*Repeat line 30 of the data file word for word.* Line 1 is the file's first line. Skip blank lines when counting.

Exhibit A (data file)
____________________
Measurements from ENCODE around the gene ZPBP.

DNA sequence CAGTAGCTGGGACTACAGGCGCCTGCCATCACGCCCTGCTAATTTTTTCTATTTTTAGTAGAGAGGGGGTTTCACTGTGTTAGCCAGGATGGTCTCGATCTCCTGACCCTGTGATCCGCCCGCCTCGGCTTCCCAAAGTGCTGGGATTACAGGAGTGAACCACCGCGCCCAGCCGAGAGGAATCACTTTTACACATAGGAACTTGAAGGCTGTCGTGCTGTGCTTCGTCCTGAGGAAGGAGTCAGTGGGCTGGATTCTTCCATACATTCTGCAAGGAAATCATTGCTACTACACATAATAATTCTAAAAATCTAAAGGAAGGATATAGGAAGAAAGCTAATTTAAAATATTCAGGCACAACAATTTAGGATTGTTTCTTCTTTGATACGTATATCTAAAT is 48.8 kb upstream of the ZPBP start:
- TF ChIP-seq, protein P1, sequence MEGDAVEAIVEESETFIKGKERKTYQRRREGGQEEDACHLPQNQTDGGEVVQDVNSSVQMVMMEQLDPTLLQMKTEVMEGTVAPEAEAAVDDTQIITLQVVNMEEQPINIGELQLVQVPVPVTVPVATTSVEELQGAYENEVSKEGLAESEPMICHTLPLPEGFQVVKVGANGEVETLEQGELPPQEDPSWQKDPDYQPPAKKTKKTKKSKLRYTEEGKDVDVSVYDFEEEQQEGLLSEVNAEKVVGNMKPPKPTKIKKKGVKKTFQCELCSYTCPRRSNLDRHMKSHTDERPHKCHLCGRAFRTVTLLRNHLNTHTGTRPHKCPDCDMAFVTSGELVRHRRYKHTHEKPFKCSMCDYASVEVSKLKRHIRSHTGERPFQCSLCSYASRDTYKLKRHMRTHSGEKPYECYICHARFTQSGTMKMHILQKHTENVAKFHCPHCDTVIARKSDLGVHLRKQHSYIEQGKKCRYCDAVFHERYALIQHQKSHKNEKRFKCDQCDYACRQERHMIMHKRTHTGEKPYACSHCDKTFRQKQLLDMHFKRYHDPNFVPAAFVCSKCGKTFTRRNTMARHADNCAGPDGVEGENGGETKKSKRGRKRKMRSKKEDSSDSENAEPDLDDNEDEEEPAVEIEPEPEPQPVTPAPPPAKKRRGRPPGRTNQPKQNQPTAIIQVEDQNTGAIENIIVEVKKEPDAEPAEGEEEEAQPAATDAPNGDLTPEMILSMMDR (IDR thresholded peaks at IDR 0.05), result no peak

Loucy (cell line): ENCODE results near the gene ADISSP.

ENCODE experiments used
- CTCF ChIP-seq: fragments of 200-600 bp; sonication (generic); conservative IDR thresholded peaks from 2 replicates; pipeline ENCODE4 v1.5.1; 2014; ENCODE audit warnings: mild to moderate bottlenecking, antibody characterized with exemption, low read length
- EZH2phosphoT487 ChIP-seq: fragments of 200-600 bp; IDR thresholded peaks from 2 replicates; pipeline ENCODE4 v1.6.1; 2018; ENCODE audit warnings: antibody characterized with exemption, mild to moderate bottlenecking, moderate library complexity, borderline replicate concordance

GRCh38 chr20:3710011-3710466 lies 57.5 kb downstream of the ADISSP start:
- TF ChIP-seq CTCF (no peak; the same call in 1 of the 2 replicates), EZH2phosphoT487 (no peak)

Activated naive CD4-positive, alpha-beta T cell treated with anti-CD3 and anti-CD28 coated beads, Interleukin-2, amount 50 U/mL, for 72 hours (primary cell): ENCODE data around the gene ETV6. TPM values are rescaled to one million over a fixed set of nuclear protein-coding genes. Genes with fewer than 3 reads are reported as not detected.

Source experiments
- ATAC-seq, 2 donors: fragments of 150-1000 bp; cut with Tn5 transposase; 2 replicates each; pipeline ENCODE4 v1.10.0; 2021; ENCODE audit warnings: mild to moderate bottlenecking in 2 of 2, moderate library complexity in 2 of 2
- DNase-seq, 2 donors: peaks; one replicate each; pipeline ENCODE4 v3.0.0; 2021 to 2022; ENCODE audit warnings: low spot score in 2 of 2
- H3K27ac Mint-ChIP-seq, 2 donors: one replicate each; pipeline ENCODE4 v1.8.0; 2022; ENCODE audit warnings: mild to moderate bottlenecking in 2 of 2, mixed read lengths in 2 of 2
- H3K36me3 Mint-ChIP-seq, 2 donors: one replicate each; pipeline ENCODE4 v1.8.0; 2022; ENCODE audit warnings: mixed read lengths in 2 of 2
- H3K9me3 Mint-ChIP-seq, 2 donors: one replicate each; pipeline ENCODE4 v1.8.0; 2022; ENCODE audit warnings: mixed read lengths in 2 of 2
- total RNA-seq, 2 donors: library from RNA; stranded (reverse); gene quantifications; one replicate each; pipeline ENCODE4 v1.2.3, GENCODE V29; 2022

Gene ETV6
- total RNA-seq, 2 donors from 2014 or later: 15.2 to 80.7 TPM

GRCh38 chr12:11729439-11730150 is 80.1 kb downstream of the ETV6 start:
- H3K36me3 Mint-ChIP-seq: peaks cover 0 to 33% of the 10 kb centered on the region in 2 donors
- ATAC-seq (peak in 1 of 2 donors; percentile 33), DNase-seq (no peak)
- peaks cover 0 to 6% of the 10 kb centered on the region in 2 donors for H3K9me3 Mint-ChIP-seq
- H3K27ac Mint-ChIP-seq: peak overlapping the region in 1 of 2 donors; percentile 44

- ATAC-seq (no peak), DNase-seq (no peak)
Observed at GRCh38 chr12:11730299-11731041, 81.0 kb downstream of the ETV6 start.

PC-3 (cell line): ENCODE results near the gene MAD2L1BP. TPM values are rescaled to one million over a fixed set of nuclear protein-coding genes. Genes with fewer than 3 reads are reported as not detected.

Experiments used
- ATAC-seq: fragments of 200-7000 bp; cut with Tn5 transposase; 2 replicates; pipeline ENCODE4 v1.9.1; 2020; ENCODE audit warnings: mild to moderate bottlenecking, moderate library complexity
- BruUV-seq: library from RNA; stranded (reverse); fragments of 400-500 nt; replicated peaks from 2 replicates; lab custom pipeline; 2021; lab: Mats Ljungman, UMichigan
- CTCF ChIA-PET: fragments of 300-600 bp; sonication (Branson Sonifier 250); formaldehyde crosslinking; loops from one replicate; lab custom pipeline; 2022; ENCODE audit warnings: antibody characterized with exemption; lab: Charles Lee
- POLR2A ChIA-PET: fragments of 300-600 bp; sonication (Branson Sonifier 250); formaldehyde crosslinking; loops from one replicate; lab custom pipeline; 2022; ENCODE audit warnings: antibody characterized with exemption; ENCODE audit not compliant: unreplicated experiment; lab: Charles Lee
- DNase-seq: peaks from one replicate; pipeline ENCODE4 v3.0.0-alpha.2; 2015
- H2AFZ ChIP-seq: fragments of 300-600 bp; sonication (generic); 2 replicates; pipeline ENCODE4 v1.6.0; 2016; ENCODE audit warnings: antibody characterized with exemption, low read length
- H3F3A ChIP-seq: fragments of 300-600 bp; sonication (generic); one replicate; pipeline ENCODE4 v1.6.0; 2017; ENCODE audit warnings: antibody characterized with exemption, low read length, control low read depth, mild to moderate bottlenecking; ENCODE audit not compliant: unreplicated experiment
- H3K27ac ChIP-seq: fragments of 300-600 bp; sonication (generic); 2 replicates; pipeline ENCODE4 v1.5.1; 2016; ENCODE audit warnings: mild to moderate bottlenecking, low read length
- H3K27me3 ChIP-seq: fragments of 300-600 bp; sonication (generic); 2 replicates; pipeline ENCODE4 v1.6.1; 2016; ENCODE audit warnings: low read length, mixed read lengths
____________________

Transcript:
- BruUV-seq: library from RNA; stranded (reverse); fragments of 400-500 nt; replicated peaks from 2 replicates; lab custom pipeline; 2021; lab: Mats Ljungman, UMichigan